Guys, we have great news.
Statistically, you're probably not going to die in a car crash. In fact, as a human being, you only have a one in 9,395 chance of dying in one this year. And as The Atlantic points out, that translates to a roughly one in 120 chance throughout your entire life.
So what then, is more likely to kill you than a car accident? Oh, just a mass extinction event, that's all.
A mass extinction event can come in many forms, say, climate change or "accidental nuclear war." Not sure how that even works, but OK.
You may be thinking, "There is no way in hell climate change ramps up that quickly," or "There is no way in hell Kim Jong Un actually has nuclear bombs." But sorry to break it to you, my friends: Like I said before, you're just on the wrong side of statistical history.
The Atlantic further reports, "The Global Challenges Foundation estimates a 9.5 percent chance of human extinction within the next hundred years." And even this number may be on the low end because the foundation only accounts for events that will wipe out 10 percent of the total population.
Sebastian Farquhar, the director of the Global Priorities Project, told The Atlantic,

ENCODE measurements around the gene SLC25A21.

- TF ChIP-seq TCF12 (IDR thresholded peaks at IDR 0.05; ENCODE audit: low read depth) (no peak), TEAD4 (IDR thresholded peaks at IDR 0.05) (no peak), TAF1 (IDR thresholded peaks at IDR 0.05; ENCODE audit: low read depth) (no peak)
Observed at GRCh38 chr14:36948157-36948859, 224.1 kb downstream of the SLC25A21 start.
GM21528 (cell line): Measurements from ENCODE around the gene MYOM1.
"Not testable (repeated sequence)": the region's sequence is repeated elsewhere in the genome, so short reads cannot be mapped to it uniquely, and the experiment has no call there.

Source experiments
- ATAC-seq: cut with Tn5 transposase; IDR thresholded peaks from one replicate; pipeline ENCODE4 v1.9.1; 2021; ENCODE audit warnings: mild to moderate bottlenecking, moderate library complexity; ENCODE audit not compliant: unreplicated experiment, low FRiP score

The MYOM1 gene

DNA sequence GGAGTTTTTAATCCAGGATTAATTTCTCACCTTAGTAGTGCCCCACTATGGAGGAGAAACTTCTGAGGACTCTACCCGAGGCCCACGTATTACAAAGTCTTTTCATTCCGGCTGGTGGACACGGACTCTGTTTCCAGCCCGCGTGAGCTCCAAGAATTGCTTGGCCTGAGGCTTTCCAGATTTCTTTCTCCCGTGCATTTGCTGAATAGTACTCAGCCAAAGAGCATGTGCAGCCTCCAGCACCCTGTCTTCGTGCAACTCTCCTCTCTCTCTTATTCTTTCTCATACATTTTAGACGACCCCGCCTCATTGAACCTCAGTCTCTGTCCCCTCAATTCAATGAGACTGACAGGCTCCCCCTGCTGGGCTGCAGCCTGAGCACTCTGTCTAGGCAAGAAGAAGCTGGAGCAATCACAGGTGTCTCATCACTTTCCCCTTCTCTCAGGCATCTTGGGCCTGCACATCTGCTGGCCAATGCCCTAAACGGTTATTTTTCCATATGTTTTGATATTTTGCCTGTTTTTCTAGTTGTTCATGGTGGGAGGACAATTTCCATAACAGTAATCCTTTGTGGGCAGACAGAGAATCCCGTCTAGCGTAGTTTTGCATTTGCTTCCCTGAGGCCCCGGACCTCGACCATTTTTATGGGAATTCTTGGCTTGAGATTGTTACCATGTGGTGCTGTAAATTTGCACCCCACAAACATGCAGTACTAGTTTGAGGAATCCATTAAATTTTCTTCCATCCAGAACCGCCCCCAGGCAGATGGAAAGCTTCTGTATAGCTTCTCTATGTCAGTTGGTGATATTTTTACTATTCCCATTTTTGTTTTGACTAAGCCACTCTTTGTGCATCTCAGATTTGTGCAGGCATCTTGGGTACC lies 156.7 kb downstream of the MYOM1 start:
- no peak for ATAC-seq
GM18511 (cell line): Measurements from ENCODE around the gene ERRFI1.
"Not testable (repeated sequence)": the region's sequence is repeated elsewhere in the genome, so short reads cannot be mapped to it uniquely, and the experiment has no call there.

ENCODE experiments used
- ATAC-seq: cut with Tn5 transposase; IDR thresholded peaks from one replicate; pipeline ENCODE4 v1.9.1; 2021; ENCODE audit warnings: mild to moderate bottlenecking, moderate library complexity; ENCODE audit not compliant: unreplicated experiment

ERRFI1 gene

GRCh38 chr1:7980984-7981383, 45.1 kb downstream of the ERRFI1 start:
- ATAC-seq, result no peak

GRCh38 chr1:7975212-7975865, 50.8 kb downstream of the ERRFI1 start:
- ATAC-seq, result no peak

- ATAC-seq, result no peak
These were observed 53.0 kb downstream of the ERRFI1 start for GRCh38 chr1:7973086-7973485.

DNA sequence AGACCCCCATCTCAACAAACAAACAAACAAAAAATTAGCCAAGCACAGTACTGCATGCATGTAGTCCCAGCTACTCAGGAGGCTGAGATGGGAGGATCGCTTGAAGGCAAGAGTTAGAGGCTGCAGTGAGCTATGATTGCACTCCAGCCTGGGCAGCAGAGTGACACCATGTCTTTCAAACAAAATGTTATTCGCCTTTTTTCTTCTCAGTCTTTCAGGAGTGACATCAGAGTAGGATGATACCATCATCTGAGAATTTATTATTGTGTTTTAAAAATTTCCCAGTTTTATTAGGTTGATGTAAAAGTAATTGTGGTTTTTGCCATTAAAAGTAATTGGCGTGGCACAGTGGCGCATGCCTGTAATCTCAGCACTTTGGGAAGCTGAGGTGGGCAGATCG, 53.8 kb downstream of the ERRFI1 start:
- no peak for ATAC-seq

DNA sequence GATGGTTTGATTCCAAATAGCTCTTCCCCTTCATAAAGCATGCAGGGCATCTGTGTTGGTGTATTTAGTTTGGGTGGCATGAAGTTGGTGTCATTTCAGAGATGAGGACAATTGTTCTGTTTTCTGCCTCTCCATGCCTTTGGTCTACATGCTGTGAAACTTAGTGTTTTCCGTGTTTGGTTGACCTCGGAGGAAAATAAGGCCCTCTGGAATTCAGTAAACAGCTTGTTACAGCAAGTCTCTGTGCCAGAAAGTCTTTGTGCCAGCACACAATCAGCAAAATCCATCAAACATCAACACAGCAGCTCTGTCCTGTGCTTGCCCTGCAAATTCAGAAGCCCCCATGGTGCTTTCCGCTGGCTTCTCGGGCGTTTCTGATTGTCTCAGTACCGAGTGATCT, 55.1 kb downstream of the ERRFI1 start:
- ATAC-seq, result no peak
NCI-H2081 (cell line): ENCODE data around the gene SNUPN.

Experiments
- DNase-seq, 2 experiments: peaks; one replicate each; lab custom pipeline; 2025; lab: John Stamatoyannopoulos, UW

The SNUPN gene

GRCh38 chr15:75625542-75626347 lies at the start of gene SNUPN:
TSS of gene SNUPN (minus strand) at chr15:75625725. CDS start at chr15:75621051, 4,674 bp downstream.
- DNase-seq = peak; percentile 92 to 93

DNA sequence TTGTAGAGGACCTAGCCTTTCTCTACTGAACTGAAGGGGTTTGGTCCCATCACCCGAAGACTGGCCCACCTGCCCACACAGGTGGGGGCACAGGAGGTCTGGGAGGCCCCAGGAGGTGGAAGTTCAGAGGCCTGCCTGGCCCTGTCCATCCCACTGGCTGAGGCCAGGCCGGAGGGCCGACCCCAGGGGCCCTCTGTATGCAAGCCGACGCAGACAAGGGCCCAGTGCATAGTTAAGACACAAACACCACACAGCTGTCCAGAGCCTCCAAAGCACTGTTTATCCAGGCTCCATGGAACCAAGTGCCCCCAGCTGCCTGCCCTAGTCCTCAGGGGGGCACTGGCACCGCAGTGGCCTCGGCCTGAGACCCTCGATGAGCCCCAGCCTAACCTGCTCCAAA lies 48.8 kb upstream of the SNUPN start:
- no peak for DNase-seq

We don't expect any of the events that we describe to happen in any 10-year period. They might—but, on balance, they probably won't. But there's lots of events that we think are unlikely that we still prepare for.
Well that's comforting.
Beyond nuclear war, global warming, super-volcanos, rogue asteroids and the machines rising up to kill us all, what else are you really more likely to die from?
Heart disease is still the number one killer of Americans, taking more than 600,000 lives in the US in 2014. Cancer is still the second most common way Americans die. These diseases combined account for more than half of all deaths each year in America.
So, what can we do to stem the tides of fate? For starters, eat your vegetables.
Next, maybe let's all be a little kinder to one another and back off those nuclear codes. Lastly, let's all be a hell of a lot kinder to the planet. She's the only one we've got.
Here's to stacking the odds ever in our favor.